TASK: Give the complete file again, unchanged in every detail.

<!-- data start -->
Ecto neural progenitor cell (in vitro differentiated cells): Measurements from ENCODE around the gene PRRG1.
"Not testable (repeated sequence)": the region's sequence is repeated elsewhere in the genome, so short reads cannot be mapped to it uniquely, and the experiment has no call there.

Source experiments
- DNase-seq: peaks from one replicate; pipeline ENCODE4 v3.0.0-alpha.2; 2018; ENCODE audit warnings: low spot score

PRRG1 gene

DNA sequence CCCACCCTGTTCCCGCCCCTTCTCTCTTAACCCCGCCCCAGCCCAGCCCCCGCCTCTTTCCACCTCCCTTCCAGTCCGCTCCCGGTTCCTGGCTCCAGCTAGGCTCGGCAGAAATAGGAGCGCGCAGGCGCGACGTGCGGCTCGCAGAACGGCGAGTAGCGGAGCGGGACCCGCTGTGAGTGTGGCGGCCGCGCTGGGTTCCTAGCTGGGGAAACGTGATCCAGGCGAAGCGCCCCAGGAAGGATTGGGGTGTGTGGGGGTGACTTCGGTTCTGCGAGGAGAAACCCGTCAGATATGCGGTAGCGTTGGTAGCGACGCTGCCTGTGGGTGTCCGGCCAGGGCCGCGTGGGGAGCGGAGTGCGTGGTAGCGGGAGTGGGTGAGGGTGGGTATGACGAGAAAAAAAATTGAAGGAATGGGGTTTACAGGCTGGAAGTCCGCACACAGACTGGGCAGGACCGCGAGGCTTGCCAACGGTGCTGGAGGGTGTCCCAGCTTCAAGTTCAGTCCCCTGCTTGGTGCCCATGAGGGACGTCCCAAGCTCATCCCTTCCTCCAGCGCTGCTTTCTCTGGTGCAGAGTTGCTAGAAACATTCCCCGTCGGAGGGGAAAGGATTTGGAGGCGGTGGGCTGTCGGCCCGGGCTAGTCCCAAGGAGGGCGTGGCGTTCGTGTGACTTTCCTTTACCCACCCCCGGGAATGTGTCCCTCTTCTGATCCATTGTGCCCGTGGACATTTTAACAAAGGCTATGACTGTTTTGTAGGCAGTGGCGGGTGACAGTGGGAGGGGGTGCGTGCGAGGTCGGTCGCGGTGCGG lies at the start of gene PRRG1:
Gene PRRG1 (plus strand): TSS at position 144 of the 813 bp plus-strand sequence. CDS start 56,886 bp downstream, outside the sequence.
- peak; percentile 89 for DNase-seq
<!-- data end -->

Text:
Ecto neural progenitor cell (in vitro differentiated cells): Measurements from ENCODE around the gene PRRG1.
"Not testable (repeated sequence)": the region's sequence is repeated elsewhere in the genome, so short reads cannot be mapped to it uniquely, and the experiment has no call there.

Source experiments
- DNase-seq: peaks from one replicate; pipeline ENCODE4 v3.0.0-alpha.2; 2018; ENCODE audit warnings: low spot score

PRRG1 gene

DNA sequence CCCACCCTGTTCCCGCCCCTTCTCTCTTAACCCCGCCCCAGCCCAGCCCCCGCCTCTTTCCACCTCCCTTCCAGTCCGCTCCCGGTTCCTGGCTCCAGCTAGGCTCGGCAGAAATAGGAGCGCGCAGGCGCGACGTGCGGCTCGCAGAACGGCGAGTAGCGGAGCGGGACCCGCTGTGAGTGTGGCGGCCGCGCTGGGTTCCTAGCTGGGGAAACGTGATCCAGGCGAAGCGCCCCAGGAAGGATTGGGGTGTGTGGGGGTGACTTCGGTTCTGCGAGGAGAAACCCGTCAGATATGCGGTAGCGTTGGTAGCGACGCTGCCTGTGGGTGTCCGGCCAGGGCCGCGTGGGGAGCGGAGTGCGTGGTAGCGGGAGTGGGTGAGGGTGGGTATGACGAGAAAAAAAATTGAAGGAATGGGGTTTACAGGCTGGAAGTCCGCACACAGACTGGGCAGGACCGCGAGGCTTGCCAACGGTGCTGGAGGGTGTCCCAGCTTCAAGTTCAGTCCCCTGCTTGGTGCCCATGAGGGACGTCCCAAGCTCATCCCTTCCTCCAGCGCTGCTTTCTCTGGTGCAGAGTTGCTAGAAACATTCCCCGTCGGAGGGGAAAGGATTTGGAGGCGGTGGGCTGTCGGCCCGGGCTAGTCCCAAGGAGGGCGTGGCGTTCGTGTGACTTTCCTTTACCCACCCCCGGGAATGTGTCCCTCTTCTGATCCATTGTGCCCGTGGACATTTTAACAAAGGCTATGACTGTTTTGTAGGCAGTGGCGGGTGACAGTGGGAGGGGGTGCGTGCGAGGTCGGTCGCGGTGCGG lies at the start of gene PRRG1:
Gene PRRG1 (plus strand): TSS at position 144 of the 813 bp plus-strand sequence. CDS start 56,886 bp downstream, outside the sequence.
- peak; percentile 89 for DNase-seq